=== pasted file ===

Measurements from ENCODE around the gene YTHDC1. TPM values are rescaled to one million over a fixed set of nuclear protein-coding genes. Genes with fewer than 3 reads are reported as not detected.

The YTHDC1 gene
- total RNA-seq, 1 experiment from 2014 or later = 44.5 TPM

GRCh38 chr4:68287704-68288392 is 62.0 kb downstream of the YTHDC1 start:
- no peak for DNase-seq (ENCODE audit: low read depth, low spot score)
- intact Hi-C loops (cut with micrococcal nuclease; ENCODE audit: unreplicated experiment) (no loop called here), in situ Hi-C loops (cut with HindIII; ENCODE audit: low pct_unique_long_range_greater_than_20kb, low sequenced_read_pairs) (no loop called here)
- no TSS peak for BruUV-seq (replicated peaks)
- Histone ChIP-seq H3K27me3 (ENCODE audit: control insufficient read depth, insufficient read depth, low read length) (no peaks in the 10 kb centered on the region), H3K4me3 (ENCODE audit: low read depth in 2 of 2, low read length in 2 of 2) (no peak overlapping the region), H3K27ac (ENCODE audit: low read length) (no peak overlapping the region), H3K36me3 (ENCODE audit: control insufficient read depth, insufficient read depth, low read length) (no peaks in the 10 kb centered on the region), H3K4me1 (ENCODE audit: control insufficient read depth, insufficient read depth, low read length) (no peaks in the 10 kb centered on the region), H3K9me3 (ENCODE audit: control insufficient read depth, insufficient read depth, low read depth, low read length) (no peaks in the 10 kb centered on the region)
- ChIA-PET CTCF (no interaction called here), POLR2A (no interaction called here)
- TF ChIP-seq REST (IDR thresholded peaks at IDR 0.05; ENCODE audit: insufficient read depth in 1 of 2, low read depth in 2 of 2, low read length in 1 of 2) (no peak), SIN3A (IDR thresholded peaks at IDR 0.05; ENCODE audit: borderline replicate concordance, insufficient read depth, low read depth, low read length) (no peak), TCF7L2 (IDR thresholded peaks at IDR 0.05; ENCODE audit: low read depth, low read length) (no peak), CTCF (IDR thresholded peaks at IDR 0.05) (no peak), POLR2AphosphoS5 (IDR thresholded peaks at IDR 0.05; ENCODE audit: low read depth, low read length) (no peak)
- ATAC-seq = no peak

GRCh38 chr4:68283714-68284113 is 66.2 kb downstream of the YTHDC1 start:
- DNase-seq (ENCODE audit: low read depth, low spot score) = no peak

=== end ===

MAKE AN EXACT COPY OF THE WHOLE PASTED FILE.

Measurements from ENCODE around the gene YTHDC1. TPM values are rescaled to one million over a fixed set of nuclear protein-coding genes. Genes with fewer than 3 reads are reported as not detected.

The YTHDC1 gene
- total RNA-seq, 1 experiment from 2014 or later = 44.5 TPM

GRCh38 chr4:68287704-68288392 is 62.0 kb downstream of the YTHDC1 start:
- no peak for DNase-seq (ENCODE audit: low read depth, low spot score)
- intact Hi-C loops (cut with micrococcal nuclease; ENCODE audit: unreplicated experiment) (no loop called here), in situ Hi-C loops (cut with HindIII; ENCODE audit: low pct_unique_long_range_greater_than_20kb, low sequenced_read_pairs) (no loop called here)
- no TSS peak for BruUV-seq (replicated peaks)
- Histone ChIP-seq H3K27me3 (ENCODE audit: control insufficient read depth, insufficient read depth, low read length) (no peaks in the 10 kb centered on the region), H3K4me3 (ENCODE audit: low read depth in 2 of 2, low read length in 2 of 2) (no peak overlapping the region), H3K27ac (ENCODE audit: low read length) (no peak overlapping the region), H3K36me3 (ENCODE audit: control insufficient read depth, insufficient read depth, low read length) (no peaks in the 10 kb centered on the region), H3K4me1 (ENCODE audit: control insufficient read depth, insufficient read depth, low read length) (no peaks in the 10 kb centered on the region), H3K9me3 (ENCODE audit: control insufficient read depth, insufficient read depth, low read depth, low read length) (no peaks in the 10 kb centered on the region)
- ChIA-PET CTCF (no interaction called here), POLR2A (no interaction called here)
- TF ChIP-seq REST (IDR thresholded peaks at IDR 0.05; ENCODE audit: insufficient read depth in 1 of 2, low read depth in 2 of 2, low read length in 1 of 2) (no peak), SIN3A (IDR thresholded peaks at IDR 0.05; ENCODE audit: borderline replicate concordance, insufficient read depth, low read depth, low read length) (no peak), TCF7L2 (IDR thresholded peaks at IDR 0.05; ENCODE audit: low read depth, low read length) (no peak), CTCF (IDR thresholded peaks at IDR 0.05) (no peak), POLR2AphosphoS5 (IDR thresholded peaks at IDR 0.05; ENCODE audit: low read depth, low read length) (no peak)
- ATAC-seq = no peak

GRCh38 chr4:68283714-68284113 is 66.2 kb downstream of the YTHDC1 start:
- DNase-seq (ENCODE audit: low read depth, low spot score) = no peak